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Sauerland, Karol


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2 articles of this author have been cited in the European Press Review so far.


Frankfurter Allgemeine Zeitung - Germany | 10/03/2010

Reporter biography sheds light on Poland's past

Artur Domosławski's new biography on Polish journalist Ryszard Kapuściński puts a dent in the myth surrounding the reporter and raises once more the question of how the country should deal with its communist past. More like Germany deals with its past, the conservative Frankfurter Allgemeine Zeitung suggests: "The Kapuściński biography has caused controversy not just because it divests a celebrated and internationally renowned author of his heroic status but also because it is in sum directed against strict condemnation of the so-called communist regime. ... The discussion about the biography fits in with the debate that has been going on for years about how to assess the old regime and above all about how the history of the Polish people should and could be written. ... An in-between is lacking, such as a tribute to the thousands of dissidents who took part in the Solidarność movement and ultimately brought about the change of system. ... Not a few look with envious eyes to Germany, where the dissidents of the GDR and the demonstrations of 1989 - which although relatively modest compared to what happened in Poland - are nonetheless constantly being honoured."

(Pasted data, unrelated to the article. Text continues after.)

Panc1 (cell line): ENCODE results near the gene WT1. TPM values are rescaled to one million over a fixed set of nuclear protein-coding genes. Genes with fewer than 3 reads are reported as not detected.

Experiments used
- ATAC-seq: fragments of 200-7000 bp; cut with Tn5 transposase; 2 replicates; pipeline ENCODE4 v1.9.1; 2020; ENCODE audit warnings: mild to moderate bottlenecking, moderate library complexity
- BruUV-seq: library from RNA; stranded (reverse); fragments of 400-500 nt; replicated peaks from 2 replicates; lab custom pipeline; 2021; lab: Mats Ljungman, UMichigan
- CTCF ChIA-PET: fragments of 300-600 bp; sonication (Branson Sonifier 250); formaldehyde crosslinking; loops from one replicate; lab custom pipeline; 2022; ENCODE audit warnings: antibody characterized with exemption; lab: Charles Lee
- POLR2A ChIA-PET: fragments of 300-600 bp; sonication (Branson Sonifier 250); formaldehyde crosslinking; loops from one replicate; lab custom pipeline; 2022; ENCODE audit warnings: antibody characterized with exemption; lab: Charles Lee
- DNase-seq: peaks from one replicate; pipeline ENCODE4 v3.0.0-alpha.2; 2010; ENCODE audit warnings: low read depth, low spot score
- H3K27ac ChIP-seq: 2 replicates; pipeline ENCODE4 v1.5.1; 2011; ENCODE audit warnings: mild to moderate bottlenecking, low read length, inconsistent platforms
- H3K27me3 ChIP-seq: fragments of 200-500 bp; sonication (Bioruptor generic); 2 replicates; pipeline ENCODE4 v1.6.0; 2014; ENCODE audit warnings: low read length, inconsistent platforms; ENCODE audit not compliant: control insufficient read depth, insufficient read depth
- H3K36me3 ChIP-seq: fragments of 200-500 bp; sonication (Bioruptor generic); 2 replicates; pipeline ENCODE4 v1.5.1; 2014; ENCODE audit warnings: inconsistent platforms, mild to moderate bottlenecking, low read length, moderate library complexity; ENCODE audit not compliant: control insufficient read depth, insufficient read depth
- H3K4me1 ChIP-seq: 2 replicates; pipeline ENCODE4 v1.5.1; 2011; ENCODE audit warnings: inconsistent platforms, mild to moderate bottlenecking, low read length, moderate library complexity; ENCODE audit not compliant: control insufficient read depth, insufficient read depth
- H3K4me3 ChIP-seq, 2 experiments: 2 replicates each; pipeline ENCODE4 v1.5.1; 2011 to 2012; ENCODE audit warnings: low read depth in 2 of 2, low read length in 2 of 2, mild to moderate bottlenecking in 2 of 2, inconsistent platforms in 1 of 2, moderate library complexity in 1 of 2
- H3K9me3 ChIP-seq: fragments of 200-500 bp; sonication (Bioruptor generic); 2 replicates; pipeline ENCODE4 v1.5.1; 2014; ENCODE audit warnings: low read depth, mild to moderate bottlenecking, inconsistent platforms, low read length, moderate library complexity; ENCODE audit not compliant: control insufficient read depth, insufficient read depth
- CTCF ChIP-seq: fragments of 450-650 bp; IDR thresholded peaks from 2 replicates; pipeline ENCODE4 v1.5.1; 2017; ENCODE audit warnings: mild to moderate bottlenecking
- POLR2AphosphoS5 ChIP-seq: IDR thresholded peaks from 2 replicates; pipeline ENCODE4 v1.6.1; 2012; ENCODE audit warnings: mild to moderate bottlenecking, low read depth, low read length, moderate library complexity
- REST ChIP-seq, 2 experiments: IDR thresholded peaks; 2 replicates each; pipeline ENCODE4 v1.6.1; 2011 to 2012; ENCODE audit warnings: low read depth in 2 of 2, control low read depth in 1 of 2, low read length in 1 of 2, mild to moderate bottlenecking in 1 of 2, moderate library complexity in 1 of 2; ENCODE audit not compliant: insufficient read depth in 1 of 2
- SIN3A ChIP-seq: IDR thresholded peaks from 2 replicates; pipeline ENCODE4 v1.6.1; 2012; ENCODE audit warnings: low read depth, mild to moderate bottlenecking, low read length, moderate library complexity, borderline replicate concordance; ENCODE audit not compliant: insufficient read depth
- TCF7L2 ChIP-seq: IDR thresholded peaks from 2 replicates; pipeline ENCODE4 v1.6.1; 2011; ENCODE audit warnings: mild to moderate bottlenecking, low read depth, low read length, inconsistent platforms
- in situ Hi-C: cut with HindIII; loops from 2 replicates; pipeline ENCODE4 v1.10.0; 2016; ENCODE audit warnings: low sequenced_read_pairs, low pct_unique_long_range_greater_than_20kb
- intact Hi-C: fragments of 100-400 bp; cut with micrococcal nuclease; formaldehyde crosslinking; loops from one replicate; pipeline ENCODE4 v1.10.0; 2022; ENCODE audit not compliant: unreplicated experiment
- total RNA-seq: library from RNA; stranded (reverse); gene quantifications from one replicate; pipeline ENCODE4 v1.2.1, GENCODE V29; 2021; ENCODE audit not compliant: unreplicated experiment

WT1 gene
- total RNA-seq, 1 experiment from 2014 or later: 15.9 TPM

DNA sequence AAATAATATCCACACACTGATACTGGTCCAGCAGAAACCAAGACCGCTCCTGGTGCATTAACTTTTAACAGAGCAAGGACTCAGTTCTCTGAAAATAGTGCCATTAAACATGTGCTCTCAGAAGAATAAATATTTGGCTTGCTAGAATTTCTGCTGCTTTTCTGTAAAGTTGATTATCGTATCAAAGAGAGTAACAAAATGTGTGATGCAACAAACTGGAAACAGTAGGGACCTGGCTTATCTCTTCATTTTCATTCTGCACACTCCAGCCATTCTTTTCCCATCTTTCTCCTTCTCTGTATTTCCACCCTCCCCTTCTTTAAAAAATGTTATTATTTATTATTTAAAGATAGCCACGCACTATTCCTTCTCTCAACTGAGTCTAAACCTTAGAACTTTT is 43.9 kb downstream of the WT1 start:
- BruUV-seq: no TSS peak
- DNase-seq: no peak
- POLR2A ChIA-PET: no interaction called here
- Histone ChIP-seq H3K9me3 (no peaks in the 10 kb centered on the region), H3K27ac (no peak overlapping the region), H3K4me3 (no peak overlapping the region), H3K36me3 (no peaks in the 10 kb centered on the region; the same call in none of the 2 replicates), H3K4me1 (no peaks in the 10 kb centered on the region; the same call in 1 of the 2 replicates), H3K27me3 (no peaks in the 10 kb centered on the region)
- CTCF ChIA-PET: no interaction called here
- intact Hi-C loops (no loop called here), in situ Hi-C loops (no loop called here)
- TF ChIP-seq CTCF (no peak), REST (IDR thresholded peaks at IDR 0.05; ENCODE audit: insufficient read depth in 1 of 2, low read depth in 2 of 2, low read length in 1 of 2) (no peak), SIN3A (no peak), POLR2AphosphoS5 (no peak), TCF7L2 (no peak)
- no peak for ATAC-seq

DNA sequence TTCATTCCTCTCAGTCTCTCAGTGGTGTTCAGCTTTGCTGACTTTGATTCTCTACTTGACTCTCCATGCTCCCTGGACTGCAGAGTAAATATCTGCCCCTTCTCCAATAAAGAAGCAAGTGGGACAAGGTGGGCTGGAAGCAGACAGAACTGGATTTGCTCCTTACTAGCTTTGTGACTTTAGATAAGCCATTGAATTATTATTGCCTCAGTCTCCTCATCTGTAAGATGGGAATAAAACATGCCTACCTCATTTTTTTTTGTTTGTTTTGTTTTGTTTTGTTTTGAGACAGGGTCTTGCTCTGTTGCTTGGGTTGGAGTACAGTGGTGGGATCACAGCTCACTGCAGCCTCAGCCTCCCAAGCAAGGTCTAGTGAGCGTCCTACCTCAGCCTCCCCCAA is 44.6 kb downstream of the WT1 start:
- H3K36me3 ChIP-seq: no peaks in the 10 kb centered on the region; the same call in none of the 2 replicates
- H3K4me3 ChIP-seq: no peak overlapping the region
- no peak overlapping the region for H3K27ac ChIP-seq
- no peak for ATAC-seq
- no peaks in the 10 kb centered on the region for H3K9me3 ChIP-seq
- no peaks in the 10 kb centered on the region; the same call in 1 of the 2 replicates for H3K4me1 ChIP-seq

Frankfurter Allgemeine Zeitung - Germany | 15/02/2008

Karol Sauerland on Polish anti-Semitism in 1968

Karol Sauerland recalls how the regime in Poland responded to student protests in 1968 by trying to whip up anti-Semitism. "Almost all Polish Jews who had survived the Holocaust and not emigrated straight after the war left the country ... during this period. They left from Gdansk station in Warsaw for Vienna, from where they went on to Israel, the United States or the Federal Republic of Germany. At the time this station was known as the 'transit point.' It was not the way to death, thank goodness, but hardly anyone would have decided to emigrate voluntarily. ... Personally I would compare that exodus of leading minds and of many talented young people (among them, by the way, Jan Tomasz Gross, who sparked off controversial debates with his book about Jedwabne and more recently with his study of post-war anti-Semitism in Poland) with the year 1933 in Germany. ... And hardly anyone who left Poland came back twenty-one years later, in 1989, to reclaim his lost post."

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